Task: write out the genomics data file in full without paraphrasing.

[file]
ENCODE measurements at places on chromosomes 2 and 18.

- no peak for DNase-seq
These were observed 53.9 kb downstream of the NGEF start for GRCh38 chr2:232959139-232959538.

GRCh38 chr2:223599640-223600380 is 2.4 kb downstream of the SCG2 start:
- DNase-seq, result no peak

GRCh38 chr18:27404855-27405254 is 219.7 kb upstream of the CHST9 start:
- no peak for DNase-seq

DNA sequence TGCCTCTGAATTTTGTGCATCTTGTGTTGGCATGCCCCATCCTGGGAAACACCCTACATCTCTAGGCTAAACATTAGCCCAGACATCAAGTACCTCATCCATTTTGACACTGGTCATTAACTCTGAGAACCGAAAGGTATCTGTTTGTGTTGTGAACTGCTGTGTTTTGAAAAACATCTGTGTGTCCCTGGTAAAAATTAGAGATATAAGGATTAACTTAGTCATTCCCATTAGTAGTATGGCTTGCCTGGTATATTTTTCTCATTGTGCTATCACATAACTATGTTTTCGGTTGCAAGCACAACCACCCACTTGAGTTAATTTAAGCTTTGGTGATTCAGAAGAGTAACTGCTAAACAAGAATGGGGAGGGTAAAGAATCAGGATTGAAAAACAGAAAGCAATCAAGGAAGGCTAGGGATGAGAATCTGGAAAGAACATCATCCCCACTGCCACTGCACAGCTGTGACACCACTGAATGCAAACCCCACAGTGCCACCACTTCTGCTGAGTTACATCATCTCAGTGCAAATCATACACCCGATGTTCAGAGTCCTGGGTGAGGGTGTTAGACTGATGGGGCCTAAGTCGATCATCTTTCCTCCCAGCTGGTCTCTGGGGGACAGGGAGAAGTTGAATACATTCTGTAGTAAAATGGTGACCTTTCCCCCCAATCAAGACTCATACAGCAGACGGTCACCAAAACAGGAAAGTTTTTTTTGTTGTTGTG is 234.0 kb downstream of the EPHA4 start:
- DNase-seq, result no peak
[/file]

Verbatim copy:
ENCODE measurements at places on chromosomes 2 and 18.

- no peak for DNase-seq
These were observed 53.9 kb downstream of the NGEF start for GRCh38 chr2:232959139-232959538.

GRCh38 chr2:223599640-223600380 is 2.4 kb downstream of the SCG2 start:
- DNase-seq, result no peak

GRCh38 chr18:27404855-27405254 is 219.7 kb upstream of the CHST9 start:
- no peak for DNase-seq

DNA sequence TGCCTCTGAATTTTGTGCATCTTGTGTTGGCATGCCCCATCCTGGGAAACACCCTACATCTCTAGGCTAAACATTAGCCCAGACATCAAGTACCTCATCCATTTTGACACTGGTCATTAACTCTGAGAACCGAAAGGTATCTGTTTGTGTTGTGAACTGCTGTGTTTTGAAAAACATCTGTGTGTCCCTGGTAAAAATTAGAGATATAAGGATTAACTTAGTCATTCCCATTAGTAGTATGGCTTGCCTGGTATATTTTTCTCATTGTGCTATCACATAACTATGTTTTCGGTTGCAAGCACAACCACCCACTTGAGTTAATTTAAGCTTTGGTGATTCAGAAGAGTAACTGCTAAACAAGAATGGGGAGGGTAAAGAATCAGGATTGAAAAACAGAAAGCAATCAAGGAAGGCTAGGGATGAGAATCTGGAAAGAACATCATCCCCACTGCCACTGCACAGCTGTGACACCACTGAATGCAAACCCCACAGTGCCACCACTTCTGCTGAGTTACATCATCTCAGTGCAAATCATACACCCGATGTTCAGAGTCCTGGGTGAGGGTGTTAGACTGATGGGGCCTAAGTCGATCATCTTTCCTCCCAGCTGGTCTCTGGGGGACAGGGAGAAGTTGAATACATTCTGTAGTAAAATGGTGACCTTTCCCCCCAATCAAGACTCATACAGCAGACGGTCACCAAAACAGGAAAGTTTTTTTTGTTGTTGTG is 234.0 kb downstream of the EPHA4 start:
- DNase-seq, result no peak